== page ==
12-11. Hasty Terrain Gun Position Corrections

a. Even with well-trained FDC personnel, computing TGPCs is time-consuming. Corrections are required for firing shortly after occupation of a position. If the advance party has determined displacement and computed TGPCs, corrections will be available immediately. If the advance party has not been able to do this, hasty TGPCs must be determined and used until accurate TGPCs are computed. For the hasty solution, piece displacement is estimated and fuze corrections are ignored.

b. Hasty TGPCs computations are designed to provide a converged sheaf at the center range of the TGPCs sector.

c. Tables 12-8 through 12-13 show data for hasty TGPCs and special corrections. The data presented in these tables are:

  • Range in 1,000-meter increments.

  • Charge most likely to be fired at the listed range.

  • Deflection correction, in mils, to compensate for lateral piece displacement. These values have been determined to the nearest mil with the GST for each 20 meters of lateral displacement (20 to 200 meters).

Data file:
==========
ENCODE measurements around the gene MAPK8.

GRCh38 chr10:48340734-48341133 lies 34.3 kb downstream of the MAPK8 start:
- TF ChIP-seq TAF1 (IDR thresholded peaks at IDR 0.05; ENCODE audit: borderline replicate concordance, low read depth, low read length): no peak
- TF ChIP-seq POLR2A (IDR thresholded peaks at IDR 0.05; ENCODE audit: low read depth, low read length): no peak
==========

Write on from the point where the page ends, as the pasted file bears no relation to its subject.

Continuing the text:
LATERAL DISPLACEMENT (D SCALE) = HASTY TGPC DF CORR RANGE IN 1,000s (C SCALE)

  • Position range correction, in mils, to compensate for piece displacement in range. QE corrections to the nearest mil for each 20 meters of front or rear displacement (20 to 100 meters) were computed by using the range change per mil for the listed ranges.

DISPLACEMENT                   = HASTY TGPC POSITION RG CORR
RANGE CHANGE PER MIL

  • MV correction in mils to compensate for the difference in shooting strengths (battery comparative VEs). MV corrections were determined by using the following formula.

MVUCF X BTRY COM VE    = HASTY TGPC MV CORR
RANGE CHANGE PER MIL

NOTE: MVUCF is the muzzle velocity unit correction factor from the TFT, Table F, Columns 10 and 11.

NOTE: The following tables are to be used for hasty TGPCs and special corrections. They are separated by weapons system.

12-12. Determination of Hasty TGPCs

Table 12-6 gives the procedures for determining hasty TGPCs, and Table 12-7 gives the procedures for completing DA Form 4757. Figure 12-11 shows recorded hasty TGPCs.


Section IV

Special Corrections